First Ladies’ role little-defined around the world

August 8, 2017 (2 weeks ago) 10:34 pm
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French President Emmanuel Macron (R) and his wife Brigitte Macron at the Elysee Palace in Paris in July 2017 © POOL/AFP/File / Julien de Rosa

, Paris, France, Aug 8 – French President Emmanuel Macron’s efforts to create a “real status” for First Lady Brigitte Macron have thrown a spotlight on the role of her counterparts around the world.

In some cases First Ladies have played influential behind-the-scenes roles, and in some cases have even come to power.

– No status in Europe –

Britain Prime Minister Theresa May (L) walks with her husband Philip, who has maintained his job as a banker © POOL/AFP/File / Antonio Calanni

With the exception of the monarchy, the partners of European heads of state and government, often discreet, have no special status and some continue to work.

In Britain, where the monarchy plays an important role in representing the country, Prime Minister Theresa May’s banker husband has kept his job, as did the wives of David Cameron and Tony Blair before him.

The partner of Belgian prime minister Charles Michel, Amelie Derbaudrenghien, who has no official status and refuses the role of First Lady, continuing her work in public administration.

Another partner known for his low-key role, the media-shy husband of German Chancellor Angela Merkel, scientist Joachim Sauer, is nicknamed the “phantom of the opera”.

Elke Buedenbender (R) raised eyebrows when she announced in March 2017 that she was giving up her job as a judge after her husband Frank-Walter Steinmeier became the German president © AFP/File / Odd ANDERSEN

However, the spouse of the German president traditionally leaves her job in order to take on the honorary role of First Lady.

The wife of the current president, Elke Buedenbender, raised eyebrows when she announced last March that she was giving up her job as a judge after her husband Frank-Walter Steinmeier became the new head of state.

“Pay the First Lady for her work, or abolish the position,” an editorial in the centre-left Sueddeutsche Zeitung daily said at the time.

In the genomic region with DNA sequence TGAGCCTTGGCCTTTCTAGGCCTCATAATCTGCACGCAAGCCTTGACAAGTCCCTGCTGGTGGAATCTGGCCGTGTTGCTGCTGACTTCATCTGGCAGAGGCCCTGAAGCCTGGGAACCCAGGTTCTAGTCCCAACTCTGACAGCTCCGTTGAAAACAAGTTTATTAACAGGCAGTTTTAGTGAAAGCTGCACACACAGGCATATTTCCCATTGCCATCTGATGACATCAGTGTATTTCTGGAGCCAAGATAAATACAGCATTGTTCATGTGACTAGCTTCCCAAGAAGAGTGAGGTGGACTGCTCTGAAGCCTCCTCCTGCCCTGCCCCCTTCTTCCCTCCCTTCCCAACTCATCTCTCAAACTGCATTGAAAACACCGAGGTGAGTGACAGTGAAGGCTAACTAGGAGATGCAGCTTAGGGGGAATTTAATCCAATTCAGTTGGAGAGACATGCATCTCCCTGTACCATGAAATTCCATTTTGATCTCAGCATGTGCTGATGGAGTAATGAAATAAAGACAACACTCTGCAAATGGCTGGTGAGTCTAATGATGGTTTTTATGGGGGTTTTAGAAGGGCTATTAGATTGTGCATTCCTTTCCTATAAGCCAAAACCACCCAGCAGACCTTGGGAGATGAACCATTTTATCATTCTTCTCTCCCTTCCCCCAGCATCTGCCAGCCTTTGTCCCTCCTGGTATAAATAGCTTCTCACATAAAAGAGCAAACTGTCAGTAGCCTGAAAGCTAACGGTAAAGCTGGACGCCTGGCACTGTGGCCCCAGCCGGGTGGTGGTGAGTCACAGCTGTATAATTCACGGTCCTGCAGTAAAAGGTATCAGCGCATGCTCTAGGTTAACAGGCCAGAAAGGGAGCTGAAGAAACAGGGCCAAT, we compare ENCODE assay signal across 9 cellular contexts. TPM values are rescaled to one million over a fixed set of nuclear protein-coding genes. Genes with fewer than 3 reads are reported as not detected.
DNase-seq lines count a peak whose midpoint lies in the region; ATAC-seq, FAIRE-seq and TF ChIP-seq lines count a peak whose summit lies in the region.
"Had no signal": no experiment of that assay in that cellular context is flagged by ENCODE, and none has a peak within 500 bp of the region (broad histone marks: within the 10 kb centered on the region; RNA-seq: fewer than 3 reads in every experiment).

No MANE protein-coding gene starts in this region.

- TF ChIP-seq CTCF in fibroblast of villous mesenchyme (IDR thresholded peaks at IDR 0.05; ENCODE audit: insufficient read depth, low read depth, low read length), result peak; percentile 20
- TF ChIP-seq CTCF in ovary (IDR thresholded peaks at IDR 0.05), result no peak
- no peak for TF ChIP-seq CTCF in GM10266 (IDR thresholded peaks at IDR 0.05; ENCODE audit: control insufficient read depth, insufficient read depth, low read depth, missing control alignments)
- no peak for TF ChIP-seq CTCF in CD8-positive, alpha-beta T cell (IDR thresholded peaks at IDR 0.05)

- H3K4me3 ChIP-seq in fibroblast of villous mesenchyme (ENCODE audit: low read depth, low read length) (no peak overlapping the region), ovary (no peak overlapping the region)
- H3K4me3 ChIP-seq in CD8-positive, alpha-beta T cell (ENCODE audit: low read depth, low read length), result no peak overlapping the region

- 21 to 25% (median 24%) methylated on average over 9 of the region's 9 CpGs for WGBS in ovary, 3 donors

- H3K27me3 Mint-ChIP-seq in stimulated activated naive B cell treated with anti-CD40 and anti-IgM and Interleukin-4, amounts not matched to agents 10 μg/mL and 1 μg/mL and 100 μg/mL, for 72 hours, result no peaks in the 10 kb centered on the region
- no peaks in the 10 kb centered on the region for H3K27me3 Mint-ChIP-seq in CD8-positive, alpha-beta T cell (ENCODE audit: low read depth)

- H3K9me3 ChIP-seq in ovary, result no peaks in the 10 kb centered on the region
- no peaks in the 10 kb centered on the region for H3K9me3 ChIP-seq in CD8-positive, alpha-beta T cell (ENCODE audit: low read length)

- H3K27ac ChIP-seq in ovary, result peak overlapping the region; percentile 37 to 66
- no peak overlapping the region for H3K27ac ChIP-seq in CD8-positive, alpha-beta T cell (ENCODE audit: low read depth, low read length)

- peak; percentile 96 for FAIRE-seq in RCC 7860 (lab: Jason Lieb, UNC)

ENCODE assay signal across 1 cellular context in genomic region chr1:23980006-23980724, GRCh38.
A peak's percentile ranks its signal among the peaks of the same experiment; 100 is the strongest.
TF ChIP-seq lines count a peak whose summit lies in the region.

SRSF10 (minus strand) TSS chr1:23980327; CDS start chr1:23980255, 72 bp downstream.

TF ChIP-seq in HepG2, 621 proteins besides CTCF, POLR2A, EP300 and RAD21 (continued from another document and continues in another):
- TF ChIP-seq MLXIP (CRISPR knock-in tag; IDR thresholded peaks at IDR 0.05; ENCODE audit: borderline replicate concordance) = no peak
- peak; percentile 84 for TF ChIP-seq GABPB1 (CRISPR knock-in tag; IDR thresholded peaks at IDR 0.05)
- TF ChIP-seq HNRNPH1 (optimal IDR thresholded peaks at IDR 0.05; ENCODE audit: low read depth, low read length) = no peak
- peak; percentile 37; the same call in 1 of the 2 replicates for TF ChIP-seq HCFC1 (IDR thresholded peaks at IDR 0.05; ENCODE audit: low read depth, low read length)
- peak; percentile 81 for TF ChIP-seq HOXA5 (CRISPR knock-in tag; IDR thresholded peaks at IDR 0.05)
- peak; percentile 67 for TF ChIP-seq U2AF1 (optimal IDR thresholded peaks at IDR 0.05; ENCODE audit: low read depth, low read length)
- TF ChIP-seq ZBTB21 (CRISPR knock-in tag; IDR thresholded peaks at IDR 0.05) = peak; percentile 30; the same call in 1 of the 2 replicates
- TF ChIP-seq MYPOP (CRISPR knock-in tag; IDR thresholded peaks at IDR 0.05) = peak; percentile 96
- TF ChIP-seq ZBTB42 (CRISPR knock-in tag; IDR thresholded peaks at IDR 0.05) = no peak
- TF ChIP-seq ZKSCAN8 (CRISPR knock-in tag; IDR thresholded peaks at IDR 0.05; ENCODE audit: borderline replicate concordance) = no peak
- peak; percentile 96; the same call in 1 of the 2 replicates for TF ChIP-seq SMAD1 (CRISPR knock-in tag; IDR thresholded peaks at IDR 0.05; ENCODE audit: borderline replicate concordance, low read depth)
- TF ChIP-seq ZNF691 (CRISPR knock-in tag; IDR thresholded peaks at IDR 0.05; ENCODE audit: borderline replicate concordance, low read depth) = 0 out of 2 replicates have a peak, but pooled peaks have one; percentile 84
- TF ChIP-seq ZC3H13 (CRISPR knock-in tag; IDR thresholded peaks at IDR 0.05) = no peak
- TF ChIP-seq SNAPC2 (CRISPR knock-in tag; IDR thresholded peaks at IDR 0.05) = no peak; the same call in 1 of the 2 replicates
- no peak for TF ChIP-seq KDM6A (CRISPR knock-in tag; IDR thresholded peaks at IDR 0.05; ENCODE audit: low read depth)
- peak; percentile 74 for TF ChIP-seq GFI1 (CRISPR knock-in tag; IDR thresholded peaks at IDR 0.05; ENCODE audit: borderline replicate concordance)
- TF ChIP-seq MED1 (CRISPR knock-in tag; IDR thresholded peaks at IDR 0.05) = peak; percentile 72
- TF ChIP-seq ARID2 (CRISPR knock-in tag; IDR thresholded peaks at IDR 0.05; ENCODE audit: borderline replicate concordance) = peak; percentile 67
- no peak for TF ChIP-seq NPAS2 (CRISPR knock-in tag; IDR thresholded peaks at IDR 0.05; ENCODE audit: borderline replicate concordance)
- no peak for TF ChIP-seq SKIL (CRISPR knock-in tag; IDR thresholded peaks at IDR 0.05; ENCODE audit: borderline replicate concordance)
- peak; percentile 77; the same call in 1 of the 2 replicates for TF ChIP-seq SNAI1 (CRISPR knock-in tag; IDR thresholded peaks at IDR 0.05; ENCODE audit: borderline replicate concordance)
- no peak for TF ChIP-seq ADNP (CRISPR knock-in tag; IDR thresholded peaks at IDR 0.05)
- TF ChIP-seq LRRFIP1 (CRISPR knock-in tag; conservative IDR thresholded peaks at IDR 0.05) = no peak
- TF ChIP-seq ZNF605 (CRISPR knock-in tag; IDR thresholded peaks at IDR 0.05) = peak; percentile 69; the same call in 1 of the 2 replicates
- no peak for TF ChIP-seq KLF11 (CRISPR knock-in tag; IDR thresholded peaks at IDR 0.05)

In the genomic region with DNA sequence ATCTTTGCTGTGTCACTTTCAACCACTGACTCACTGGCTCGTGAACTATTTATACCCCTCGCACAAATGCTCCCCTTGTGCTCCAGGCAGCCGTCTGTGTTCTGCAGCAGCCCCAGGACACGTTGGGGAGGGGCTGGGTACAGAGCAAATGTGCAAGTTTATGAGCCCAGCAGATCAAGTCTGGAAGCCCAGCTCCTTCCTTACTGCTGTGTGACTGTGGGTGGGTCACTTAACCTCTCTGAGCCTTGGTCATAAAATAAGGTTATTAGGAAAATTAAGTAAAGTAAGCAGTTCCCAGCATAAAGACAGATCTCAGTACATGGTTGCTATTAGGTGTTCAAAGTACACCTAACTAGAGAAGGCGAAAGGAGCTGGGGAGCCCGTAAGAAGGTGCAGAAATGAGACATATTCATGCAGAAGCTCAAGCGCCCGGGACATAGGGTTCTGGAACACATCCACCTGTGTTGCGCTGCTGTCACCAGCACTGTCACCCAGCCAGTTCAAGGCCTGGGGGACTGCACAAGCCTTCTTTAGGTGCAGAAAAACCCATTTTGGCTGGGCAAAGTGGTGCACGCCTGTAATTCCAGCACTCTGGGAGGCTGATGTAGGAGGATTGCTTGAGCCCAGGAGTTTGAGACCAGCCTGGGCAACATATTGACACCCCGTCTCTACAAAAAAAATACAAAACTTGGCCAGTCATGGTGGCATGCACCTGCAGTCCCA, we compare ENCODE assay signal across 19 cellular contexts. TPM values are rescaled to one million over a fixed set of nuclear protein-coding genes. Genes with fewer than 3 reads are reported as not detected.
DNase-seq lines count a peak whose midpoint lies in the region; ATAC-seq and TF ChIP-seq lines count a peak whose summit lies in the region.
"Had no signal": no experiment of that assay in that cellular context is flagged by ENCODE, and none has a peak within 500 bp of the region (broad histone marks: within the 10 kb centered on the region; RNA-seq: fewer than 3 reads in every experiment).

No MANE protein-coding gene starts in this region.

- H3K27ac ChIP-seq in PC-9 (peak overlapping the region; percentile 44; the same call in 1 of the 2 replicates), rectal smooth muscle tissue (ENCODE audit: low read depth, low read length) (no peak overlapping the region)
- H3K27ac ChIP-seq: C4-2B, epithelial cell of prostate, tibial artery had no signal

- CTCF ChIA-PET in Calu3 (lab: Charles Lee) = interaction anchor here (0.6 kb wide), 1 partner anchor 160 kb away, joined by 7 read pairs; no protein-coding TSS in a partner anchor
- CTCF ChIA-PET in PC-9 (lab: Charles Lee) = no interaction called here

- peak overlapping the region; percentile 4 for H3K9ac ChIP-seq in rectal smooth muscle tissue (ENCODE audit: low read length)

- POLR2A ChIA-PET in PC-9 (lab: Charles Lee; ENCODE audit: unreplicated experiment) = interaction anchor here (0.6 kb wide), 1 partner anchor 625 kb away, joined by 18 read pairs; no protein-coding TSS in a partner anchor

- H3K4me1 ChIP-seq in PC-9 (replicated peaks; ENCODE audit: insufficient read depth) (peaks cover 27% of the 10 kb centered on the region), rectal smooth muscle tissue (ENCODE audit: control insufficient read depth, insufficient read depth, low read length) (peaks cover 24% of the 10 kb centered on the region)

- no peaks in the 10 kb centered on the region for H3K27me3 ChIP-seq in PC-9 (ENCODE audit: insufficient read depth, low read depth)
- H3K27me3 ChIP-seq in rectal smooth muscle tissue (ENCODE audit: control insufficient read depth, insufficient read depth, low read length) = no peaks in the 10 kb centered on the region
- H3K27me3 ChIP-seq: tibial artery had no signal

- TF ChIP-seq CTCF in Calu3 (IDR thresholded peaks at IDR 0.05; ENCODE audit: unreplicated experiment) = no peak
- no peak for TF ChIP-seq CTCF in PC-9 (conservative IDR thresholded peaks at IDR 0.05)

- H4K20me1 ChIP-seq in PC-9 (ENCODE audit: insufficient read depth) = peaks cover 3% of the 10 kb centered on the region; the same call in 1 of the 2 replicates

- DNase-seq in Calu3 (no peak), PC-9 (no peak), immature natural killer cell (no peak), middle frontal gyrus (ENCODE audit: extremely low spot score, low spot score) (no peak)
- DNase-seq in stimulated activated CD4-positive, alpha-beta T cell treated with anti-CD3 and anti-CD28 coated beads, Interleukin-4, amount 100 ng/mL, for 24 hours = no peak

In Slovenia, the president’s “partner” receives a monthly remuneration for protocol expenses, up to 15 percent of the president’s salary.

She or he also gets a paid absence from employment for protocole purposes, a job suspension during the president’s mandate and the right to resume it once the partner leaves office.

In reality, apart in some cases from charity work, partners mainly take part in protocole during diplomatic meetings and take part in overseas visits, where a programme is often organised for them.

During NATO’s summit in May in Brussels, the First Ladies visited the Magritte exhibition, a high-end leather goods shop and the royal greenhouses.

Among the First Ladies was a First Man, Gauthier Destenay, the husband of Luxembourg Prime Minister Xavier Bettel, the first European leader to have a same-sex partner.

– US: more defined role

US First Lady Melania Trump has an office at the White House and a staff with a chief of staff and press secretary © AFP/File / SAUL LOEB

The First Lady of the United States (Flotus) has means at her disposal under a 1978 law, without actually receiving a salary. She has an office at the White House and a staff with a chief of staff and press secretary.

Each First Lady has carried out the job in her own way – Hillary Clinton was the most influential aide of her husband, and tried, unsuccessfully to reform the health care system.

Michelle Obama took up the campaign against child obesity, while Melania Trump has said she wants to use her position as First Lady to campaign against cyber-bullying, an ambition which raised eyebrows given her husband’s aggressive online presence.

– Partners in power –

Nicaraguan President Daniel Ortega (R) delivers a speech next to his wife and Vice President Rosario Murillo in 2016 © AFP/File / RODRIGO ARANGUA

In Nicaragua, Daniel Ortega is president and his wife Rosario Murillo vice president.

Something similar happened in Argentina in 1973 when Juan Peron was president and his wife Isabel vice president. She succeeded him on his death in 1974.

Similarly in Argentina Cristina Kirchner became president in 2007, succeeding her husband Nestor.

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